Sunday, May 13, 2018

Sunday morning music

The classical music form known as a "capriccio", perhaps best translated as "caprice" or "whimsy", is described by Wikipedia as:

... a piece of music, usually fairly free in form and of a lively character. The typical capriccio is one that is fast, intense, and often virtuosic in nature.  The term has been applied in disparate ways, covering works using many different procedures and forms, as well as a wide variety of vocal and instrumental forces. 

There are more than a dozen compositions in the classical repertoire bearing that title, with two standing head and shoulders above the rest in popularity.  Interestingly, both are takes on foreign nations by Russian composers.

The first, dating from 1880, is Tchaikovsky's Capriccio Italien.  It's performed here by the Moscow City Symphony Orchestra, conducted by Michail Jurowski.

The other very famous capriccio is Rimsky-Korsakov's Capriccio Espagnol, dating from 1887.  It's performed here by the Cleveland Orchestra, conducted by Zubin Mehta.

As an example of a less well known capriccio, here's Mendelssohn's 1832 Capriccio Brillante op. 22 for piano and orchestra, performed by the Chamber Orchestra Kremlin conducted by Misha Rachlevsky.  The soloist is Paolo Restani.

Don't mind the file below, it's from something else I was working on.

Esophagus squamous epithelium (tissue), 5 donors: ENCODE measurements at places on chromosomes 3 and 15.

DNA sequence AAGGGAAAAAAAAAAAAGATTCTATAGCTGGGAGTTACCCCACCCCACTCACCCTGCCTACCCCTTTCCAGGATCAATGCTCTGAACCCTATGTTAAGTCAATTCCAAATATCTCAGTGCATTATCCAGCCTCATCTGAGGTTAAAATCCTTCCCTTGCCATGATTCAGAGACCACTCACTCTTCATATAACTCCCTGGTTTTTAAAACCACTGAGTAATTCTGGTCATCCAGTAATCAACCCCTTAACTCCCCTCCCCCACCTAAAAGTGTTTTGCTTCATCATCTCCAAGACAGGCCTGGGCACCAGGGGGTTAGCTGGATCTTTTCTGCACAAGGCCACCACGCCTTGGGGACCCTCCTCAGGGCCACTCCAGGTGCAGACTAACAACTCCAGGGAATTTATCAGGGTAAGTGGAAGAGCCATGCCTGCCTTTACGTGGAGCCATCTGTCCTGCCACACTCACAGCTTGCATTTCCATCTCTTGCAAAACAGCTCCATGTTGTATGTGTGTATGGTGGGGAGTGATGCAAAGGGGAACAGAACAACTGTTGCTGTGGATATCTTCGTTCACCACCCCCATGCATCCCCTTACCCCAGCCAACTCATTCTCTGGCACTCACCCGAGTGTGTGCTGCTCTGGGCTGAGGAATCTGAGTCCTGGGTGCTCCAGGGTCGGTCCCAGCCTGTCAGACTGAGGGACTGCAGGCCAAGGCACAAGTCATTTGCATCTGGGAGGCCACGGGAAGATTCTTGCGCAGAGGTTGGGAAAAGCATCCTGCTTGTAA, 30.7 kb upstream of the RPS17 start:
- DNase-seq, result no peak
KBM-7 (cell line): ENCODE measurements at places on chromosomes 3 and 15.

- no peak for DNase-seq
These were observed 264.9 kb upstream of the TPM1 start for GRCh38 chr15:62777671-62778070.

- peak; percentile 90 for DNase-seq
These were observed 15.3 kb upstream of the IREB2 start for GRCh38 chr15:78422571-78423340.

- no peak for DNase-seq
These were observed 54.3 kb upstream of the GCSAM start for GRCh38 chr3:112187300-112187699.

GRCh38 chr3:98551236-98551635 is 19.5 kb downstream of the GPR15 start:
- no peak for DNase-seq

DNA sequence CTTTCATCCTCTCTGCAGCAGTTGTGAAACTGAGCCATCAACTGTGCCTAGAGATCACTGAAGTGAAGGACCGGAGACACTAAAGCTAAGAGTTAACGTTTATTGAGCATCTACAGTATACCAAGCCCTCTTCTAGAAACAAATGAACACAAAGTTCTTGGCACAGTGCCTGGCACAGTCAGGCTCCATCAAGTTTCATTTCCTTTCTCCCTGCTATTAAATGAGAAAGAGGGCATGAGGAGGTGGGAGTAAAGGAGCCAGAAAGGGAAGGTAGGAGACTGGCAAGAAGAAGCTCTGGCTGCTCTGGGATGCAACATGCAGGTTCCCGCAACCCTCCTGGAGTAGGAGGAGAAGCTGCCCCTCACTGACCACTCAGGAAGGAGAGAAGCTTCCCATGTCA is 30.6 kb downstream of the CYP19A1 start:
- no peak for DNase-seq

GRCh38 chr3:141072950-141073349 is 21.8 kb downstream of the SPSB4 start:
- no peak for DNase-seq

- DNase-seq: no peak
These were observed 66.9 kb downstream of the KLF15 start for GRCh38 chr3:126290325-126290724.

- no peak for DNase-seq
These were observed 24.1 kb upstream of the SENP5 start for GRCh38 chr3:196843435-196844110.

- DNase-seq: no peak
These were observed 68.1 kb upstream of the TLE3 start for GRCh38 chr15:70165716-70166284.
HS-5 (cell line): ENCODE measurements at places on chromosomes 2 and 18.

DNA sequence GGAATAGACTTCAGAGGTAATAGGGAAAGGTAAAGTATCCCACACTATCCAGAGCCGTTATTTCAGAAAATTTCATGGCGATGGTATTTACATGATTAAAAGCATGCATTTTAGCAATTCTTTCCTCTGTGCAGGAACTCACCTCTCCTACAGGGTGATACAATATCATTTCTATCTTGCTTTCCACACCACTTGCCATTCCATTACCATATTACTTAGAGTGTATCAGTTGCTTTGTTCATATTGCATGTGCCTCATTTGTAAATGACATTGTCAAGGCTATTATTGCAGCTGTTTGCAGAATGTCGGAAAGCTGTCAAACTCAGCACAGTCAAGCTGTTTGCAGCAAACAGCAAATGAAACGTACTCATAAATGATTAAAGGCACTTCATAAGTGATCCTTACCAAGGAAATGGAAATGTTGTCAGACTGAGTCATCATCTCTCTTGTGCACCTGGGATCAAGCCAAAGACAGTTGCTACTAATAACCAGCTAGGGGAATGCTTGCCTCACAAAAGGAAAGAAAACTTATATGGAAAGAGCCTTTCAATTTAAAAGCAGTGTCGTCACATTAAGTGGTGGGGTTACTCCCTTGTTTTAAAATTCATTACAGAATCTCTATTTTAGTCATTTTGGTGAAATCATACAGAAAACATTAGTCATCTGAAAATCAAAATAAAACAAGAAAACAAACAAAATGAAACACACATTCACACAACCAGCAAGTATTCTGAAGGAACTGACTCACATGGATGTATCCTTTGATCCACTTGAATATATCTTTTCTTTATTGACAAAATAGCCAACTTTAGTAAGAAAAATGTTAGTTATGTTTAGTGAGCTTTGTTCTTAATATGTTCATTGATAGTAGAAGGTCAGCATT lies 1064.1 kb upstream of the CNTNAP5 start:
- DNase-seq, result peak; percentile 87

Roy said...

Capriccio Espagnol!

I was first introduced to it back in 1972 on an LP. A little later I bought it on an 8-track to play in the car.

A few years after that, I had it on cassette tape. Then a CD. Now it's on a thumb drive and my iPod.

I LOVE that piece of music!

Tal Hartsfeld said...

You would probably love Gene Parker's Facebook site.
Mr. Parker is a jazz musician/multi-instrumentalist with an extensive knowledge of and background in classical music as well.
Mr. Parker lives in Maumee Ohio (a suburb of Toledo) and is quite passionate on the musical front. Practically lives for it, to be more accurate.

SiGraybeard said...

Capriccio comes from the Latin word for goat, capra, so it's literally goat-like music.